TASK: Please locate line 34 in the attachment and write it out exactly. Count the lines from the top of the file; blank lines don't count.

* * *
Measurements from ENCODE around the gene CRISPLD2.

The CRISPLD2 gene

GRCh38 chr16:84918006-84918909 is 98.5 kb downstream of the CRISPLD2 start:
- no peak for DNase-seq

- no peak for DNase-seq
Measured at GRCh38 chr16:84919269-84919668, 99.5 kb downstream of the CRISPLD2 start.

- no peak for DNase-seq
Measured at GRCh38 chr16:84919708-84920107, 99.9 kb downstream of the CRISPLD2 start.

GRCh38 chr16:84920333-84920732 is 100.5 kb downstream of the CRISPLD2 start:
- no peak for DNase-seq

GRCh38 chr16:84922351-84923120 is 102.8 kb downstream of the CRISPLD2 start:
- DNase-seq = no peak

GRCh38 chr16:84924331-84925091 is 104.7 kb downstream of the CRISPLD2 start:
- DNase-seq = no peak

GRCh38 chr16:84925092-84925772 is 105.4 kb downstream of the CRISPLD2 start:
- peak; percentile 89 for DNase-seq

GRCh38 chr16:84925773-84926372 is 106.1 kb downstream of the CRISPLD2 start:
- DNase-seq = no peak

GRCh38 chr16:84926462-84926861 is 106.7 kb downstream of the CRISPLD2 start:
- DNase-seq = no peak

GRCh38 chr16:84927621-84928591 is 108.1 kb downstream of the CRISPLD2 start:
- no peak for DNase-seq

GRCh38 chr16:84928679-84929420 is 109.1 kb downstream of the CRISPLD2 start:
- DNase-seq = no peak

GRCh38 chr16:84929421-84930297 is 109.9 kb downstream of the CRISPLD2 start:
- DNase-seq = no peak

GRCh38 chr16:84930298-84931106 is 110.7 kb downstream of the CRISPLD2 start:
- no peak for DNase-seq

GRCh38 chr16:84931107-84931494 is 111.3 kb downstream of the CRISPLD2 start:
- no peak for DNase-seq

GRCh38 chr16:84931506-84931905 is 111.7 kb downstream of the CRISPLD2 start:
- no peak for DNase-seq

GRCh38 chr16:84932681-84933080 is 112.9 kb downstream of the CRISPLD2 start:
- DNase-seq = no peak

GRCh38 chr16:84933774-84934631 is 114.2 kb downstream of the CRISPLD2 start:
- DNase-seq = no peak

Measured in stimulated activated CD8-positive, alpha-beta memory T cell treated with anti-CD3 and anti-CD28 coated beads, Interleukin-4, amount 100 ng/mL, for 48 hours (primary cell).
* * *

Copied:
- DNase-seq = no peak